a Schematic diagram of edge-tailored PhPs in α-MoO3. The edge orientation is defined as angle θ with respect to the [001] direction. Green arrows indicate the incident PhPs waves launched by the laser-illuminated (purple curve arrows) AFM tip and reflected by the edge (red line). b Angle-dependent ke isofrequency contour of PhPs in α-MoO3 at ω = 889.8 cm−1. The solid lines and points stand for experimental results concluded from Fig. 1c. The green and black dotted arrows illustrate the incidence wavevector ki and Poynting vector Si, respectively. Generally, ki and Si are non-collinear. The reflected Poynting vector Se (solid arrows) is not parallel to the reflected wavevector ke (different color solid arrows) but antiparallel to Si. σ is the open angle. c Real-space imaging of edge-tailoring PhPs at angle-dependent α-MoO3 edges (length L: 2.5 µm; width W: 200 nm; sample thickness d: 210 nm, L and W defined in the Ed1). d s-SNOM line traces along the direction perpendicular to the edges in Ed1-Ed5. e Near-field amplitude s(ω) of PhPs on isosceles triangle α-MoO3 nanocavities with bottom edge perpendicular to the [001] crystal direction (height length: 4.33 μm; thickness: d = 175 nm); The angles between adjacent sides of the series of triangles with respect to the [001] direction are approximately 7.5°, 15°, 30°, 45°, and 60°, respectively.


Edge-tailored hyperbolic PhPs in anisotropic vdW layers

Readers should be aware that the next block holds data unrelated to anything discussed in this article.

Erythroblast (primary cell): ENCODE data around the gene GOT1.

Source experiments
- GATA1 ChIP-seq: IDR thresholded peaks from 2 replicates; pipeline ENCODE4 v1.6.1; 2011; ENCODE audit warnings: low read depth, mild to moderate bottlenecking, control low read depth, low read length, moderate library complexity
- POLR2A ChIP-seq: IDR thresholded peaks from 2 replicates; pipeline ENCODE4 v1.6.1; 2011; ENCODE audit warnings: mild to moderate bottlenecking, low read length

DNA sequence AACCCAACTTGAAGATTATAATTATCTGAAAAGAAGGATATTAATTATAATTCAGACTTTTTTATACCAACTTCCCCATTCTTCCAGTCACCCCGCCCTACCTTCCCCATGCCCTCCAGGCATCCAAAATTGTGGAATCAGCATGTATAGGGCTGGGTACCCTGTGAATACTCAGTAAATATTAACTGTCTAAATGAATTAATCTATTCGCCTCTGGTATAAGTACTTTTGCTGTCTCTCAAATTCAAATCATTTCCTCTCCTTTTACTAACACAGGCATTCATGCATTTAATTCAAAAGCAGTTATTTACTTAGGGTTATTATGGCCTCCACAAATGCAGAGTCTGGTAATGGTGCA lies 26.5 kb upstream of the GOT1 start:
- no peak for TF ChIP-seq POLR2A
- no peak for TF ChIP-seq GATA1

We first investigated the effect of edge orientation on propagating hyperbolic PhPs in real space, resorting to scattering-type scanning field near-field microscopy (s-SNOM, see “Methods”)27,28. In our geometry, the edge orientation is represented with the angle θ, defined between the edge and the [001] direction of α-MoO3 crystal (Fig. 1a). This angle also indicates the direction of the wavevector, as shown in the isofrequency dispersion (Fig. 1b)27,28,34, as the wavevector direction is normal to the edge. We also define the open angle of the hyperbolic dispersion as σ. Via a simple geometric argument, it can be seen that when θ > σ, there is no intersection between the wavevector and the polariton dispersion, hence PhP propagation is forbidden along this direction. In other words, the appearance of PhP fringes parallel to the edge is only allowed when θ < σ. A more rigorous discussion can be found in Methods. As θ changes from 0 to σ, the intersection (dots in Fig. 1b) between the wavevector direction (edge normal direction) and the dispersion line moves apart from the original point, suggesting a larger value for the allowed wavevector and a smaller polariton wavelength.